Spain races to clear snow before cold snap freezes roads

After the worst snowstorm in decades, Spanish officials were racing on Sunday to clear the roads of snow before a cold snap transforms them into icy death traps.

Spain races to clear snow before cold snap freezes roads
A snowplough removes snow after a heavy snowfall in Madrid on January 10, 2021. Photo: Gabriel Bouys/AFP
Storm Filomena killed three people during its passage through Spain and kept emergency services workers and army snow ploughs busy through Saturday freeing 2,500 drivers trapped in their vehicles.
The storm also brought heavy rains before moving through eastern Spain into southern France.
Spain's weather forecasters AEMET predicted heavy frost overnight Sunday to Monday in large parts of Spain. In mountainous areas temperatures would drop below -10C, conditions that could last until Thursday, the agency added.

“Our aim is to make the most of every minute before Monday when the drop in temperature happens,” to clear the roads, Madrid's mayor Jose Luis Martinez-Almeida said late on Saturday.
“From then, until the end of the week, it's going to be very difficult to get about,” he told Sexta television.
The capital Madrid and the surrounding region was one of the areas worst hit by the snow, with levels of snowfall not seen since 1971.
The army also had to clear the snow from Madrid airport, one of the regions worst hit by the snowstorm, which had forced the cancellation of flights from late Friday. They are not due to be reopened until Sunday afternoon at the earliest.
They also had to clear access to the city's hospitals, still struggling to cope with the country's coronavirus crisis.
Despite, the inconveniences, many in Madrid took advantage of the rare snowy conditions, building elaborate snowmen around the city, and having epic snowball fights. 

A snowman outside the Cibeles Palace in central Madrid. Photo: Gabriel Bouys/AFP
The storm, through Friday and Saturday, left much of the country under dozens of centimetres of snow, an amount rarely experienced in Spain, blocking many major roads.
More than 700 major routes were still impassible Sunday morning said the government, with rail travel to and from Madrid also cancelled, at least until Sunday afternoon.
The authorities in the capital have closed the city's schools, colleges and universities at least until Wednesday.
As well as the Madrid region, the exceptional conditions hit another four regions — Aragon, Valencia, Castilla La Mancha and Catalonia — hard Saturday.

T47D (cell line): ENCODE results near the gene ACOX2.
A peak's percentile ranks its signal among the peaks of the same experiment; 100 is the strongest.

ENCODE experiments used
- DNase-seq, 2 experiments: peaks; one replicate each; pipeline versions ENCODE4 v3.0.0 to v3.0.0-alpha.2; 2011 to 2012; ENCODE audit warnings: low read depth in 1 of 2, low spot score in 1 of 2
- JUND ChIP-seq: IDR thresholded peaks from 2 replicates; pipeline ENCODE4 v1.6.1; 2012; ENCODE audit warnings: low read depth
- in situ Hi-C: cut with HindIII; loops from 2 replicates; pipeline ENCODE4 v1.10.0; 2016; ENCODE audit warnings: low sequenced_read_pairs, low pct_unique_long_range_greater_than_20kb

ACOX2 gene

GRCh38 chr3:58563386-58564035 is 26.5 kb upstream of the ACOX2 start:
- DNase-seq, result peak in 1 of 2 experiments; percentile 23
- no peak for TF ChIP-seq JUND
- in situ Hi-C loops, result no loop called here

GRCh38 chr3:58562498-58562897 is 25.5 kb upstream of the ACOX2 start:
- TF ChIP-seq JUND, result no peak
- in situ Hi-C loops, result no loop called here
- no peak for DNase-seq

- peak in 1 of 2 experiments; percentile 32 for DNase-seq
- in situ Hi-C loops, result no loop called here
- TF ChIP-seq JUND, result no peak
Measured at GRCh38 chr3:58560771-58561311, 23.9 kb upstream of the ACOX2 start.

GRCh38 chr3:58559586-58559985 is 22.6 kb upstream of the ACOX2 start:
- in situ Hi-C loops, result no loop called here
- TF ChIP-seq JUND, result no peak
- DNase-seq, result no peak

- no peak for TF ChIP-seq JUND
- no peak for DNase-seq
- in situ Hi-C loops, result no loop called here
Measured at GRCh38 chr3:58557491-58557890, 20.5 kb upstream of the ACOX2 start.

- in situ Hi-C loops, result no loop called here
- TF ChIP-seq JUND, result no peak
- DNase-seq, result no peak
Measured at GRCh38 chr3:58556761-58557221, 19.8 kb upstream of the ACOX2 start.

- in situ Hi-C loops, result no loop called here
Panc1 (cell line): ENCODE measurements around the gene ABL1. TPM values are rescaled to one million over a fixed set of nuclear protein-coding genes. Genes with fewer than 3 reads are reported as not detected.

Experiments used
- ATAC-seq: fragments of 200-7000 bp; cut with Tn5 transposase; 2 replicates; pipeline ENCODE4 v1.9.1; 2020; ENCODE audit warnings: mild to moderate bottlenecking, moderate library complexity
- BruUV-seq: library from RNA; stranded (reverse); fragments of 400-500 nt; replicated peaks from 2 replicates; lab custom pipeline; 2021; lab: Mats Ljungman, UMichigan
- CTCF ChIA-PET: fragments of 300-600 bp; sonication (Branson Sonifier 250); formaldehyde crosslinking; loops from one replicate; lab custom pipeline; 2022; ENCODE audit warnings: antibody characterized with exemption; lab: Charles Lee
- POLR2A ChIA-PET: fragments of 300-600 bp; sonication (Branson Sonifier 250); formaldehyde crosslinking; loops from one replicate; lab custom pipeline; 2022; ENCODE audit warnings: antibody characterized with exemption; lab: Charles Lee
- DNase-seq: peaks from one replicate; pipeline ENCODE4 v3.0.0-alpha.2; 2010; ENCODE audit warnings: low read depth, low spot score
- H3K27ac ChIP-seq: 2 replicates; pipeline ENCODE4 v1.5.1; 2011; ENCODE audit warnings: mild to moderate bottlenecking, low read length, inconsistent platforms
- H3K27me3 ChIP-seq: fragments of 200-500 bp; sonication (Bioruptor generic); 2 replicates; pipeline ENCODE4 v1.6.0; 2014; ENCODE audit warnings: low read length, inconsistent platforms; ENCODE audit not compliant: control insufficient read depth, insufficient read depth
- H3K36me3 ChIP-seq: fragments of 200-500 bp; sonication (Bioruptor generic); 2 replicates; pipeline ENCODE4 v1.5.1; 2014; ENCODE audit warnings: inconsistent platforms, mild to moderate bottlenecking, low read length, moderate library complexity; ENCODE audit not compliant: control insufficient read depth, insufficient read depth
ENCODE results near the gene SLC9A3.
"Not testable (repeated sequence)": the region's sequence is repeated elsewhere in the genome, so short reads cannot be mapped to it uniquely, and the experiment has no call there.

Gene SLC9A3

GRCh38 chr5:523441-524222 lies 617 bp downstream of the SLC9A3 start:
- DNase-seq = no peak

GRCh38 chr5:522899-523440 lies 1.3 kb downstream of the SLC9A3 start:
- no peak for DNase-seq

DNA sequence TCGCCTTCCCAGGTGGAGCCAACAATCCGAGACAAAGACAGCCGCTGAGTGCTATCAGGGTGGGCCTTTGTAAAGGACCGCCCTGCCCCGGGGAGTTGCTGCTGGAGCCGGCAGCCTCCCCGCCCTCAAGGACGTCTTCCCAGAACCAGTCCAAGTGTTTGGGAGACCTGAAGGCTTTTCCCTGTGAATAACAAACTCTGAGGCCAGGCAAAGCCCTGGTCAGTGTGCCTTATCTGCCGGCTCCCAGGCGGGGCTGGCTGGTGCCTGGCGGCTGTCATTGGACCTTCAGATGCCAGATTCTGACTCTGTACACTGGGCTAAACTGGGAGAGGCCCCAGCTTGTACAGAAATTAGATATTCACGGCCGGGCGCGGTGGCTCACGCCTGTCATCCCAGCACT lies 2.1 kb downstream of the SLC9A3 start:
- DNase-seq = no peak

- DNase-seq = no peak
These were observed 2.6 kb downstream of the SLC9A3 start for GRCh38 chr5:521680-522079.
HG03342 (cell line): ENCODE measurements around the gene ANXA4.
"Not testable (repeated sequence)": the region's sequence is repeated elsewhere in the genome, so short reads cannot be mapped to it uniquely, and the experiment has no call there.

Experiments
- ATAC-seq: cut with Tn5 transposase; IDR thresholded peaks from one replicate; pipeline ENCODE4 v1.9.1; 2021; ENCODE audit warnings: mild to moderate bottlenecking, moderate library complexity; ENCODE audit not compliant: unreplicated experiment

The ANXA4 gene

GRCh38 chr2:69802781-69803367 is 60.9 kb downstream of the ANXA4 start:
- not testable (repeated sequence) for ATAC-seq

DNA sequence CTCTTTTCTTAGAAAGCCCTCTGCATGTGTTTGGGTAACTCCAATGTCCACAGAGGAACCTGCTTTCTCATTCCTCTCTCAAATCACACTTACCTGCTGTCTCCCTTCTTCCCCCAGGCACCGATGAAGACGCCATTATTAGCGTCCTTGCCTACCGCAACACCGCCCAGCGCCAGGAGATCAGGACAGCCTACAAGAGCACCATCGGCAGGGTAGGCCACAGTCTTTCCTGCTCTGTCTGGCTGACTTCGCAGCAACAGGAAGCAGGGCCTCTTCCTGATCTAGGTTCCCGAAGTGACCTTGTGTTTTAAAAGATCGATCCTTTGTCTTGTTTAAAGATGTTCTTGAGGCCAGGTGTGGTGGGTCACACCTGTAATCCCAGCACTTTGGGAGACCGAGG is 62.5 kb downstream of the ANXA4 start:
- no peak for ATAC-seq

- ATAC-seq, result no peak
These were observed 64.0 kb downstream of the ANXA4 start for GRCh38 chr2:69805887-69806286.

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Spain urges holidaymakers to head home early due to snow and strong wind warnings

Nine Spanish regions were put on alert on Tuesday for heavy snow, rain and strong winds, with the country's traffic authorities calling for people taking holidays this long weekend to head home early to avoid the worst of the bad weather.

Spain urges holidaymakers to head home early due to snow and strong wind warnings
Vehicles stuck in traffic due to a heavy snowfall near Burgos, northern Spain, in March 2021. Photo: Cesar Manso/AFP

Aragón, Castilla y León, Catalonia, Navarra and the Basque Country will be on orange alert from Tuesday for snow storms, while Asturias, Cantabria, La Rioja and La Comunidad Valenciana are on the less-severe yellow alert, Spain’s State Meteorological Agency (Aemet) announced.

A slight increase in temperatures will increase the risk of avalanches in the Pyrenees and the central Cantabrian mountain range.

Some roads in the north of the country are already being affected by snow and are being restricted to some traffic such as trucks and heavy vehicles.

Spain’s traffic authority (DGT) called on residents in the northern half of the country to return early from the puente (long weekend) marked by the public holidays of December 6 and 8, ahead of heavy snow forecast for Wednesday.

Of the 108 main roads affected by the heavy snow in Spain, almost half of them are in the northeastern region Aragón.

Aragón, Catalonia and Navarra are at risk of avalanches, according to data from Aemet, while a storm warning has been issued for the coastal areas of Galicia, Asturias, Cantabria, Catalonia and the Basque country.

Heavy rainfall is expected in Galicia, extending to Cantabria and the western Pyrenees.